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The most inexpensive countries for studying abroad

  • 2015-03-20 15:00:00
  • , Nikkei
  • Translation

(Nikkei: March 16, 2015 – p. 25)

 

 By Ken Moriyasu in Dalian, China

 

 The cost of studying at foreign universities is spiraling. Tuition alone in the U.S. and the UK, the most popular destinations, will cost 3-6 million yen a year. This is too much of a financial burden for the average salaried worker’s family. However, if you look elsewhere in the world, there are actually many countries providing education at a reasonable cost. There are even countries that would embrace foreign students enthusiastically for the sake of enhancing diversity. We looked at some alternative options for studying abroad.

 

 At a study abroad fair in Hong Kong in mid-February, students were astonished when the recruitment officer of Rhine-Waal University told them tuition is basically free for both local and foreign students at public universities in Germany.

 

 Classes at this university in Kleve, near the Dutch border, are conducted one hundred percent in English, enabling students to earn a degree in the English language in Germany.

 

 Why is tax money paid by German citizens being used to give free education even to foreigners? Tuition waver used to be granted only to students from poor countries as a form of aid, but the German government has changed its thinking. It has come to think that people’s brains are the only asset in resource-poor Germany, and those brains will come up with new ideas the more they interact with people of diverse views. Offering free education to foreigners is actually a strategic investment by Germany for the maintenance of its competitiveness.

 

 The British magazine Economist carried a cover story in January entitled “America’s New Aristocracy.” Compared with 1980, tuition in U.S. universities has grown 17 times faster than average income in the country. The magazine voiced the criticism that while the U.S. advocates freedom and equality, only children of the rich can afford to go to college.

 

 Behind the rising tuition is the fact that universities are competing with each other to invest in facilities and build beautiful campuses to attract more students.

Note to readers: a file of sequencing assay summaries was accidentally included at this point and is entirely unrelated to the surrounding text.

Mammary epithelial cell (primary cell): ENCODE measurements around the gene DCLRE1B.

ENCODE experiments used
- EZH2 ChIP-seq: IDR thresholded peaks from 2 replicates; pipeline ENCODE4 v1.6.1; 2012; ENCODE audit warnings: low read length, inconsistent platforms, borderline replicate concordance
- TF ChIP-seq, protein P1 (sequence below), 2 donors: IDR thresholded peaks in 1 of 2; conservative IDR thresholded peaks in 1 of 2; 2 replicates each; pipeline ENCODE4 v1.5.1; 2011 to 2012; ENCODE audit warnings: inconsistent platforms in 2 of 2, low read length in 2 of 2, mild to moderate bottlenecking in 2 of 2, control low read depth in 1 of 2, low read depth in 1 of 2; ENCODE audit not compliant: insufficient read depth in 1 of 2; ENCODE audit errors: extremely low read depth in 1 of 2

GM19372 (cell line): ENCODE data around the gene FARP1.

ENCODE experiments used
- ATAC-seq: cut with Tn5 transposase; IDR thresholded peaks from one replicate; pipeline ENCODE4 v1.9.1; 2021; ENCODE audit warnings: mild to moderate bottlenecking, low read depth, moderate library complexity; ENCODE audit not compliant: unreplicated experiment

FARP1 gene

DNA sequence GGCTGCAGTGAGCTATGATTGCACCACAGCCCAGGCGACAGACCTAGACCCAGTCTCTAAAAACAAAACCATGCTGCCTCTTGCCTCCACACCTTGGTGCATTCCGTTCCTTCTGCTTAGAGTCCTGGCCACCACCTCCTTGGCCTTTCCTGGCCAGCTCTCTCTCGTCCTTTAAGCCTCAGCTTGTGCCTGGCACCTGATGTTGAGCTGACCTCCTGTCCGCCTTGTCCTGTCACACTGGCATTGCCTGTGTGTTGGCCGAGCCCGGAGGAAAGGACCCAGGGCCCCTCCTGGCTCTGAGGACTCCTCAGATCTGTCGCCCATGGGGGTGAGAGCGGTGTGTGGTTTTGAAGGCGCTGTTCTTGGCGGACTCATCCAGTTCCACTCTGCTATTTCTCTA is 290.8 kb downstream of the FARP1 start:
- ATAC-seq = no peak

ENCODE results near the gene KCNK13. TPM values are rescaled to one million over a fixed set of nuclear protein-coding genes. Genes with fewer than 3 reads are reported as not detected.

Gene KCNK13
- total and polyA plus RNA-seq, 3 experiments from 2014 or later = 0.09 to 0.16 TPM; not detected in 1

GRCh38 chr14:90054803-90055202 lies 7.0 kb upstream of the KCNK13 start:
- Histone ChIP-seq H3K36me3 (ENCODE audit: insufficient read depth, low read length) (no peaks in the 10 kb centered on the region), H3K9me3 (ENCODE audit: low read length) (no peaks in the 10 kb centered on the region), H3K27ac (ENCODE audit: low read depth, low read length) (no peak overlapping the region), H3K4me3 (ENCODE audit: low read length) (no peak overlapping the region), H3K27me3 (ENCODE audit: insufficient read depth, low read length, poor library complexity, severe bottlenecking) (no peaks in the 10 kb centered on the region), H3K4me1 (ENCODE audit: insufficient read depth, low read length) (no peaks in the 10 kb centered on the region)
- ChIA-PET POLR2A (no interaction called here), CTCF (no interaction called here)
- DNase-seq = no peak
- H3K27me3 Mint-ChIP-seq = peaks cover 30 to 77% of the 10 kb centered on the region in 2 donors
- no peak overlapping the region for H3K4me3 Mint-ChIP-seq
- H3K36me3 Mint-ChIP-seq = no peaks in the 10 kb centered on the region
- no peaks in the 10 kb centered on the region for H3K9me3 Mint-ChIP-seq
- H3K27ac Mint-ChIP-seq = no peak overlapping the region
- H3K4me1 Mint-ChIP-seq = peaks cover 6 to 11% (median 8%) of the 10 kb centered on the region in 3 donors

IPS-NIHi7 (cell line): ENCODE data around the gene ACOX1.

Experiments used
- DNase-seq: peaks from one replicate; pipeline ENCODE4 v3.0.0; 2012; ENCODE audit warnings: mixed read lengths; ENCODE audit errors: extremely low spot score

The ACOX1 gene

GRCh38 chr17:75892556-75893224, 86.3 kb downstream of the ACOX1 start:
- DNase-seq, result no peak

Full tuition fees paid by foreign students are paying for these expensive investments. Rich students from China and Saudi Arabia do not receive scholarships or get tuition discounts like American students. Being made to shoulder the facility investment cost with their tuition does not stop them from studying in America.

 

 With studying in the U.S., the UK, and Australia becoming more prohibitive due to rising tuition, many other countries are beginning to attract foreign students who have given up on going to these countries. Universities conducting classes in English have begun to appear in Spain, France, Hungary, and other places. New Zealand, where English is the predominant language, is less expensive than the U.S., the UK, and Australia and is also becoming popular.

 

 An official of the Spanish embassy emphasized at the study abroad fair in Hong Kong that Spain absolutely offers the best deal in cost performance. Annual tuition in a public university is only 700-3,700 euros (100,000-500,000 yen), while the living cost is much cheaper than in the U.S. and the UK.

 

 Spain boasts of the added advantage of learning Spanish, the second most spoken language in the world (after Chinese), while getting an English college education. The embassy official explained that Spanish is the official language in 21 countries, including the Latin American countries, which is a future growth center, so learning Spanish will be good for business.

 

 The French contradict this claim and argue that Africa will be the future growth center and French is the official language in over 21 African countries that are its former colonies.

 

 Tuition in French public universities, 189 euros a year, is even cheaper than in Spain. There are also universities offering an education entirely in English.

 

 The education officer of the Hungarian consulate general in Hong Kong pointed out at the study abroad fair that although Hungary is not a popular destination for Asian students, it boasts an intellectual environment that breeds creative ideas.

 

 New Zealand plays up the fact that the country is safe. Since many students are concerned about living overseas in light of hostage taking by extremist groups and other incidents, its official called the attention of fair participants to the fact that New Zealand has never fought in a war since its founding.

 

 The Chinese mainland has also emerged as an unexpected study abroad destination. The United International College (UIC) in Zhuhai City, Guangdong Province, conducts all its classes in English. It advertises the advantage of studying with elite Chinese students from all over the country, which will be good for forming personal connections if one intends to do business with China in the future.

 

 Developing one’s linguistic skills and overseas experience will definitely be advantageous for business people. Therefore, it is too early to give up just because of the cost of tuition. (Slightly abridged)

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